An Evolutionary Game Model of Self-Deception and the Effect of Belief on Performance

Open Access
Achampong, Christina
Graduate Program:
Industrial Engineering
Master of Science
Document Type:
Master Thesis
Date of Defense:
Committee Members:
  • Eli Christopher C Byrne, Thesis Advisor
  • Soundar Kumara, Thesis Advisor
  • Dr Christopher C Byrne, Thesis Advisor
  • collaboration
  • competition
  • hawk-dove
  • evolutionary dynamics
  • game theory
  • self-deception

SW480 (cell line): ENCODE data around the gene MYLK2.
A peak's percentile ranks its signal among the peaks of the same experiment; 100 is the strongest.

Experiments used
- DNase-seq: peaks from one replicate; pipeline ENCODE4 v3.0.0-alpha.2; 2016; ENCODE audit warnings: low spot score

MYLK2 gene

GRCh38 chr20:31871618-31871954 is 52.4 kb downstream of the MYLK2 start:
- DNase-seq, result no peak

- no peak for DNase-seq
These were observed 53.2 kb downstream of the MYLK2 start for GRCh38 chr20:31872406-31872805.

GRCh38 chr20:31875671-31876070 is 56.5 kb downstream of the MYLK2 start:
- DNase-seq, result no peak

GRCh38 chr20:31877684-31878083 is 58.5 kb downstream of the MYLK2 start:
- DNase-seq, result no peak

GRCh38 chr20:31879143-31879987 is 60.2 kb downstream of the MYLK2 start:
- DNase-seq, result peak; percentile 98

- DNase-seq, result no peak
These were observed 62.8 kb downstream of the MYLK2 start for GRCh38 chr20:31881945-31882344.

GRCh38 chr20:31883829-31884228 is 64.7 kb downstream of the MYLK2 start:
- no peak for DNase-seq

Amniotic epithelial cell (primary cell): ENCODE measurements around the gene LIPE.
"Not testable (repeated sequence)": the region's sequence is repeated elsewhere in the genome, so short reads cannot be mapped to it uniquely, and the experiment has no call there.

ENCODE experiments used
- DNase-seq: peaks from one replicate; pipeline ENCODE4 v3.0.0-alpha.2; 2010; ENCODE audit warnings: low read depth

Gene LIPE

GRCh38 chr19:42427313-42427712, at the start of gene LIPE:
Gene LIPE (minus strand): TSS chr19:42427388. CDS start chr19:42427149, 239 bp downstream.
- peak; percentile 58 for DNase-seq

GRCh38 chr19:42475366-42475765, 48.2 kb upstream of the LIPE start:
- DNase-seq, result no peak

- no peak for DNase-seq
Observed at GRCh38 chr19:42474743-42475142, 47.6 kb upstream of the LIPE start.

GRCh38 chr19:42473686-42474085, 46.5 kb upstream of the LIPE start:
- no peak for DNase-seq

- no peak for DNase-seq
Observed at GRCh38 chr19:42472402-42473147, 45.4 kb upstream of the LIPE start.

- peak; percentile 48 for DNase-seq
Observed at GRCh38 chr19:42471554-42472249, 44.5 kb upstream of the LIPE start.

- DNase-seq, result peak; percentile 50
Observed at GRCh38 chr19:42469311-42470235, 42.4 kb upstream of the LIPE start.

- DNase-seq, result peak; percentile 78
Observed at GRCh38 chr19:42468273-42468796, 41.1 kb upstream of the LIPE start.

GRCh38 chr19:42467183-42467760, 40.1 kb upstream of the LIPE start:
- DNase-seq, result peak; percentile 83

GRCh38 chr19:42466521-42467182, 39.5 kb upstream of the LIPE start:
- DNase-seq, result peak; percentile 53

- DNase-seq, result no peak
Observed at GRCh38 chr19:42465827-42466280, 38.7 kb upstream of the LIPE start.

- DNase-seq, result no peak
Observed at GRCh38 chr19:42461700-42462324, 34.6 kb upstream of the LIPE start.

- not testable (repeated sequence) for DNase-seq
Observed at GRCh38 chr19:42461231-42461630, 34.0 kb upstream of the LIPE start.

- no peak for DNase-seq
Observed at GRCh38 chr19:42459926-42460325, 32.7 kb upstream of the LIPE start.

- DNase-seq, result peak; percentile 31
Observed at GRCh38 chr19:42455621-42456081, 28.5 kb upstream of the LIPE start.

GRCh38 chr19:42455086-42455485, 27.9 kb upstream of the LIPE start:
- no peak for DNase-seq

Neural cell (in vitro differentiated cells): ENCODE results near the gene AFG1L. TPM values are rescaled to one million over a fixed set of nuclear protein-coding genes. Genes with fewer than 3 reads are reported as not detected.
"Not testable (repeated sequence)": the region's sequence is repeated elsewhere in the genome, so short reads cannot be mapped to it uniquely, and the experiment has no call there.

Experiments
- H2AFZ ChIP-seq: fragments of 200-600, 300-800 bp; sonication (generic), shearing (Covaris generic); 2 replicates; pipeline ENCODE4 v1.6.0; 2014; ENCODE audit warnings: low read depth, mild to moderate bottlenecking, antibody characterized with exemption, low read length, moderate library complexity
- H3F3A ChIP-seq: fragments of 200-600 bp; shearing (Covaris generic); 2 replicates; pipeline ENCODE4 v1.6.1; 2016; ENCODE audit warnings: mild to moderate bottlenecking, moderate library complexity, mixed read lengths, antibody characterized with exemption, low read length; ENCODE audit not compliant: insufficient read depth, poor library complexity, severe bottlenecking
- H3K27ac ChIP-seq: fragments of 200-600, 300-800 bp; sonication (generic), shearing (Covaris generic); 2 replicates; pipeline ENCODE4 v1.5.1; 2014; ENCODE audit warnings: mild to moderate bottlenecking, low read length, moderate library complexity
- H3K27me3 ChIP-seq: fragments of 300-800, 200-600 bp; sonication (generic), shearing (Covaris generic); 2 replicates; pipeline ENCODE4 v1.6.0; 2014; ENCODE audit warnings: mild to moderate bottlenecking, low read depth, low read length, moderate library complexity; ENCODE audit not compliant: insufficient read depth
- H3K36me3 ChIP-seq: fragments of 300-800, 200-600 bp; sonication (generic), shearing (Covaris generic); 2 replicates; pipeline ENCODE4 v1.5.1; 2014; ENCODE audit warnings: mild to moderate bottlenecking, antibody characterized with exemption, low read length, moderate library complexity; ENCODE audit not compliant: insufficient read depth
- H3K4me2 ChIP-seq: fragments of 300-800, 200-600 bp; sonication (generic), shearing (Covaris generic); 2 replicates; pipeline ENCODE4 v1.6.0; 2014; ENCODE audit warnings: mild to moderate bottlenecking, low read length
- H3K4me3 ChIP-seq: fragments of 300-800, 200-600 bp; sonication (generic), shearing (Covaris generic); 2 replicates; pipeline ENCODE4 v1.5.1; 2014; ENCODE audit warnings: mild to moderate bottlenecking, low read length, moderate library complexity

Self-deception at first thought may appear to be counterintuitive as it pertains to evolutionary strategies. It would seem that in order to best adapt, it is first necessary to make an accurate assessment of one’s state. Yet, phenomena such as the placebo effect continue to suggest that there is some benefit to self-deception when it comes in the form of optimistic belief. In previous work, Byrne and Kurland demonstrated that self-deception could be fitness enhancing if it enables one to better deceive an opponent into not competing for a resource. However, their model did not consider any effect of self-deception on one’s actual performance if the opponent competes. This thesis is a natural extension of Byrne and Kurland’s work. In this work, the relationship between beliefs and performance in fitness competition is examined. The present work first assumes that belief in victory enhances one’s performance and subsequently one’s probability of victory. It further assumes that one’s capacity to believe in victory can be limited by past experiences of defeat. Based on these assumptions, an evolutionary game model is used to analyze the relationship between a player’s belief in victory and the final outcome of a competitive encounter. Simulation is employed to provide a bridge between Byrne & Kurland’s prior work based on probability distributions and future studies in which discrete player histories must be tracked. The first step is to study a model where belief in victory enhances performance. Next, the trends of a model where belief does not affect performance are examined. The evolutionarily stable strategies resulting from the simulation runs are presented and interpreted. Comparing the two models, conclusions are made about the relationship between beliefs and performance.